British Columbia is joining Washington state and Oregon for Orca Awareness Month, an initiative to educate, inform and protect the marine environment, in June.
The month is both a celebration and an opportunity to increase public awareness of the threats facing the Salish Sea, the habitat of 125 marine species at risk.
The Georgia Strait Alliance will take a lead in sharing information about the plight of the Pacific Northwest’s most iconic species — the orca — in the hope that everyone will join in the protection of these fragile creatures.
Of the marine species at risk, the most threatened are the southern resident orcas. They face a dwindling food supply and exposure to pollutants from industry and are surrounded by noise from vessels.
Unlike transient orcas, which pass through the area and feed on mammals, the southern residents stay in the waters in the Salish Sea throughout the year, feeding on fish. Their diet consists of about 80 per cent chinook salmon. Unfortunately, overfishing of salmon and many other factors have dramatically reduced their numbers.
Orcas hunt, communicate and navigate by sound. Noise created by industry such as commercial and private vessels, naval sonar, drilling and resource exploration interfere with their hearing.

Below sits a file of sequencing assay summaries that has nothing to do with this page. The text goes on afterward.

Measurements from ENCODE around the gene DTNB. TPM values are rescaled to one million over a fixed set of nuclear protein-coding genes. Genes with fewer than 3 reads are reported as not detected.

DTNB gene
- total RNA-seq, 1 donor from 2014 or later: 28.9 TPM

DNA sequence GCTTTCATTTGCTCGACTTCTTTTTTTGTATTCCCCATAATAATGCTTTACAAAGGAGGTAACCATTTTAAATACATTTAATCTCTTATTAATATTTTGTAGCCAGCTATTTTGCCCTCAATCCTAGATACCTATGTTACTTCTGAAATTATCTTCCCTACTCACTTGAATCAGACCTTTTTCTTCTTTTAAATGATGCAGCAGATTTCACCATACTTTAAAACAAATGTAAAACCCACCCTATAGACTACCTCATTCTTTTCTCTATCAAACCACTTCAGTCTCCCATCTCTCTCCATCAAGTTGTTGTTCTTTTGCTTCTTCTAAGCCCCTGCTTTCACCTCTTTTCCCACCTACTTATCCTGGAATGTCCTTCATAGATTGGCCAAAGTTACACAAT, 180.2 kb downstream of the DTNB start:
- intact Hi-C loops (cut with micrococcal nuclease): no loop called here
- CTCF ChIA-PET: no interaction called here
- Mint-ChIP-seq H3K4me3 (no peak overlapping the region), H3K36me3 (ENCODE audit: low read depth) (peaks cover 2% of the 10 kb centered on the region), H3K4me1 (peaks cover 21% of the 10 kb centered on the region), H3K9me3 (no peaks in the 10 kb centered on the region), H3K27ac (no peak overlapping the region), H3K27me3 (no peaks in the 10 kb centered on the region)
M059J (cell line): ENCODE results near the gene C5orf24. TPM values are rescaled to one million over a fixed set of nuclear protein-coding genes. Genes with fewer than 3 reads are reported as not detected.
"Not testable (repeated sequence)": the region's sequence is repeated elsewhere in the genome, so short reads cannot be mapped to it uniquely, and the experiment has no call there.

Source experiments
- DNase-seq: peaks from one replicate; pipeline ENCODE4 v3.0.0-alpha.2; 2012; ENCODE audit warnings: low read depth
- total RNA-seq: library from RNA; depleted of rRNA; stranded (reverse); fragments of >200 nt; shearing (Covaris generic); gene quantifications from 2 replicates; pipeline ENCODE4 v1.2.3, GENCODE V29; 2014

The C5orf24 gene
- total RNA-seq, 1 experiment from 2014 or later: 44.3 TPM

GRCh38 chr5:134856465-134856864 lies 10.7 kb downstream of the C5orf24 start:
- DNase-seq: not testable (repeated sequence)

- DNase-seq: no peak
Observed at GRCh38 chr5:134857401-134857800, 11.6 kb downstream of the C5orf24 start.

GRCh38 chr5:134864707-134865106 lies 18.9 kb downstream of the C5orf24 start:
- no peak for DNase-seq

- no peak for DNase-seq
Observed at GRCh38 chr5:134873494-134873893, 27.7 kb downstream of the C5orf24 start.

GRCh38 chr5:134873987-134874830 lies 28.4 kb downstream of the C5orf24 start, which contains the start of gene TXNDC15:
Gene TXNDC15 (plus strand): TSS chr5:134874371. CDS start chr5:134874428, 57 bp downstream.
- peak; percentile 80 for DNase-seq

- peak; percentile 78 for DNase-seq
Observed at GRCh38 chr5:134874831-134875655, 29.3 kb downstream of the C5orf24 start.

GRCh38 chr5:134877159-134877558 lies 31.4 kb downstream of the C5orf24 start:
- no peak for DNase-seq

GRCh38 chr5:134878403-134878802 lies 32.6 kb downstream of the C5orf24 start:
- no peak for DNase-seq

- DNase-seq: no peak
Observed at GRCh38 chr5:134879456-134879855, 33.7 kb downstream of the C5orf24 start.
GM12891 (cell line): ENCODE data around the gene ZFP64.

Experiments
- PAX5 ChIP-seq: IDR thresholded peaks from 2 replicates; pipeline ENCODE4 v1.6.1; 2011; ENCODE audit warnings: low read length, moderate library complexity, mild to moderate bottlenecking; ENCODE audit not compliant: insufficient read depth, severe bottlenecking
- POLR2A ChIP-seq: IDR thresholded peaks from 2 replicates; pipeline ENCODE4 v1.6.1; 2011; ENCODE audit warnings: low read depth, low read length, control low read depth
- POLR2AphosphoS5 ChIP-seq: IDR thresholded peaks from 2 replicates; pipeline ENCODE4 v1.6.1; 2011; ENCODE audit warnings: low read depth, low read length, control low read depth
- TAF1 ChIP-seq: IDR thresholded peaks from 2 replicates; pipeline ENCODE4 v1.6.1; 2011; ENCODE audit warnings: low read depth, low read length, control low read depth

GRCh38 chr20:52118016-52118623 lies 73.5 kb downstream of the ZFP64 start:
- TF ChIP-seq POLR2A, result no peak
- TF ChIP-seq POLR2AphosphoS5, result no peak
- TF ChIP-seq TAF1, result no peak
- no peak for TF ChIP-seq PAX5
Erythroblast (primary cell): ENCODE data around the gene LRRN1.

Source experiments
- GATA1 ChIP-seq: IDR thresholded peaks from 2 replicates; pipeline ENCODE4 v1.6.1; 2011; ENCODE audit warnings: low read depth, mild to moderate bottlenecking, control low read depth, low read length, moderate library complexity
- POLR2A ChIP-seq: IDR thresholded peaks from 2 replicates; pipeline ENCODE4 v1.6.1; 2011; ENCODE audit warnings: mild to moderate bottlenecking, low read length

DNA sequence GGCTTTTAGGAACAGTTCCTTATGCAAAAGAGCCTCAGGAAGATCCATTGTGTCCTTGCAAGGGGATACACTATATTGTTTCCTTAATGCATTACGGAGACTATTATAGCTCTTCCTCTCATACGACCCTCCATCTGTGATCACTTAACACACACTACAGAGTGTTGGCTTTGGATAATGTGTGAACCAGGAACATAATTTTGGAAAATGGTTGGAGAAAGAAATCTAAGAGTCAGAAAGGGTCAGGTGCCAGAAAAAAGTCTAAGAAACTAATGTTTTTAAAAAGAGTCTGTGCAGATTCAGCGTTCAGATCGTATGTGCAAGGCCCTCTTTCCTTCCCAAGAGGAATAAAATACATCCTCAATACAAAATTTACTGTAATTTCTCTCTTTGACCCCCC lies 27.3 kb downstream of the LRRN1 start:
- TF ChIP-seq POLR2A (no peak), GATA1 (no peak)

Chemicals in our waters enter the marine food chain starting with the smallest of creatures — zooplankton. The zooplankton are eaten by small fish, which are then eaten by larger and larger fish.
With every step up the food chain, the concentration of these chemicals is magnified (this is referred to as biomagnification). Eventually, top predators such as the orcas consume the highest levels of contaminants that have accumulated through the food chain.
“We regularly engage with the federal government and industry to press for urgent action to counter the threat to orcas, wild salmon and marine protected areas,” said Christianne Wilhelmson, executive director of the Georgia Strait Alliance.
Educational and celebratory events taking place throughout June seek to engage the coastal community and citizens alike. Activities include an online summer photo contest, with blog posts and facts and photos of the day.
The Victoria Foundation assists by providing financial assistance to the Georgia Strait Alliance for its Species Protection program.
For more information, go to georgiastrait.org.